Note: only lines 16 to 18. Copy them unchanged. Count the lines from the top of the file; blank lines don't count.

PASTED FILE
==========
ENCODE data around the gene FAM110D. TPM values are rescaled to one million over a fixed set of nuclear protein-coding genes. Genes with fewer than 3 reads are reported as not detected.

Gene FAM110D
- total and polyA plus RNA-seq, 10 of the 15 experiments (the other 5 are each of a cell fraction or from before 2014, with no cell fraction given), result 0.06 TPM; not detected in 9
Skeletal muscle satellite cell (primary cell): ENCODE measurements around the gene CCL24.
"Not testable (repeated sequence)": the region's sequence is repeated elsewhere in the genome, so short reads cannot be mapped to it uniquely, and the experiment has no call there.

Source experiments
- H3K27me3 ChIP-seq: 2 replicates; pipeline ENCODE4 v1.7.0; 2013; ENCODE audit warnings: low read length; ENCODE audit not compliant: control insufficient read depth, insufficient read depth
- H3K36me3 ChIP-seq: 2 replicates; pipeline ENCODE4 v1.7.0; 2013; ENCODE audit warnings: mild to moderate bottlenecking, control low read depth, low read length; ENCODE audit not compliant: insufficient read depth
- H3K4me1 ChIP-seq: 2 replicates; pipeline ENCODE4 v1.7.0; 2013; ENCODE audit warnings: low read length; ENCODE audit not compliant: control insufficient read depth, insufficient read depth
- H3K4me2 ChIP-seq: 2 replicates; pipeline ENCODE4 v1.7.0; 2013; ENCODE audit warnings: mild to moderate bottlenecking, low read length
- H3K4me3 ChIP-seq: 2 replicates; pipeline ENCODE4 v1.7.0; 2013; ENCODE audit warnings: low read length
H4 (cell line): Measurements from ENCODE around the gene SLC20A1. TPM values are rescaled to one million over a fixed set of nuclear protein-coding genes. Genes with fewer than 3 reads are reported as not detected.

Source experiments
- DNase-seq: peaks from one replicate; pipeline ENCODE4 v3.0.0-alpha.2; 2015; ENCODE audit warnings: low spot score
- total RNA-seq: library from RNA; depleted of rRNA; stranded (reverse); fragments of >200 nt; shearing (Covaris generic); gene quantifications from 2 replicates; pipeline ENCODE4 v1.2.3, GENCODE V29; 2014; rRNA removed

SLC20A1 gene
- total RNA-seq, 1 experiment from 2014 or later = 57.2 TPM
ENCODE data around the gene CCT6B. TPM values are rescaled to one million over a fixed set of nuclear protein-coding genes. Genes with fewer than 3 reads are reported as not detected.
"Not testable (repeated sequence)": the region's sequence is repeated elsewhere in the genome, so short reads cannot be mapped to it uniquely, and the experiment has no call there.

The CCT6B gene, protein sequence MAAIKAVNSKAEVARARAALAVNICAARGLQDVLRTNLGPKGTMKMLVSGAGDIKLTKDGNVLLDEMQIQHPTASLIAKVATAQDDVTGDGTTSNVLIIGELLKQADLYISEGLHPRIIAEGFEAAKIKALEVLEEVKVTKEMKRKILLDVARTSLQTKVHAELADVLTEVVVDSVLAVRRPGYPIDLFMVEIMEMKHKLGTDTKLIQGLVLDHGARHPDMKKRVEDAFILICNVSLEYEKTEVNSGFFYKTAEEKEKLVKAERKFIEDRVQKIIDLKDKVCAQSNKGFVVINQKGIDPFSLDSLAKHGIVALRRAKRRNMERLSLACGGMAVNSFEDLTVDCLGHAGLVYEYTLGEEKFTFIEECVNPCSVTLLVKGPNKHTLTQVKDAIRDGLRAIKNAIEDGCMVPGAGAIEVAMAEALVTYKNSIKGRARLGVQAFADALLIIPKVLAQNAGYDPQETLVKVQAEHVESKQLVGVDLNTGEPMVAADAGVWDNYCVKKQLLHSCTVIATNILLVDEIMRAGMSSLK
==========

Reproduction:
SLC20A1 gene
- total RNA-seq, 1 experiment from 2014 or later = 57.2 TPM
ENCODE data around the gene CCT6B. TPM values are rescaled to one million over a fixed set of nuclear protein-coding genes. Genes with fewer than 3 reads are reported as not detected.